A cohabitation agreement allows you to ensure you fully understand your own and your partner’s financial commitments while you are living together by providing full disclosure of your rights and responsibilities.

Should the relationship end, and you and your partner separate, a cohabitation agreement can help avoid disagreements and prevent difficulties by setting out exactly who is entitled to what.

When should we make a cohabitation agreement?

Ideally, couples should make a cohabitation agreement before moving in together. However, you can make an agreement at any time while cohabiting and will benefit from the protection it provides as soon as it has been created.

Are cohabitation agreements legally binding?

Cohabitation agreements are legally binding if drafted and executed properly, and you have both been honest about your assets.

What happens to a cohabitation agreement if we get married?

Marriage or civil partnership does not automatically revoke a cohabitation agreement.

However, if you decide to get married, or become civil partners, it would be better to revise the agreement to specify what should happen if the marriage or civil partnership ends.

Alternatively, you could allow the cohabitation agreement to end and make a prenuptial agreement.

Cohabitation Agreement Solicitors Portsmouth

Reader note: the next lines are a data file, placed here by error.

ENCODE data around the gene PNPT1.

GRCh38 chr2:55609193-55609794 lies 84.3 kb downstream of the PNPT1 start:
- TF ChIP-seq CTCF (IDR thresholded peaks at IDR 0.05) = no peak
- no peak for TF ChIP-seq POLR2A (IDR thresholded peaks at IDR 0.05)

Cohabiting couples do not have as much legal protection in England and Wales as those couples who are married or in a civil partnership, and complications can arise should the relationship break down.

Cohabitation agreements give unmarried couples valuable protection.

At Larcomes, our experienced family law team can guide you and your partner through what is involved in making a watertight cohabitation agreement to ensure it protects your interests and is tailored to your needs.

If, however, you are already in dispute with an ex-partner and you do not have a cohabitation agreement in place, we can provide expert legal advice on the options available to you, including mediation and litigation services.

For a free, no-obligation, and confidential discussion, call us on 023 9244 8100 or make an online enquiry.

For more information about Larcomes’ family law team, click here.

Please note that this article is not intended as legal or professional advice. It is for general guidance only, and updates to the law may have changed since it was published.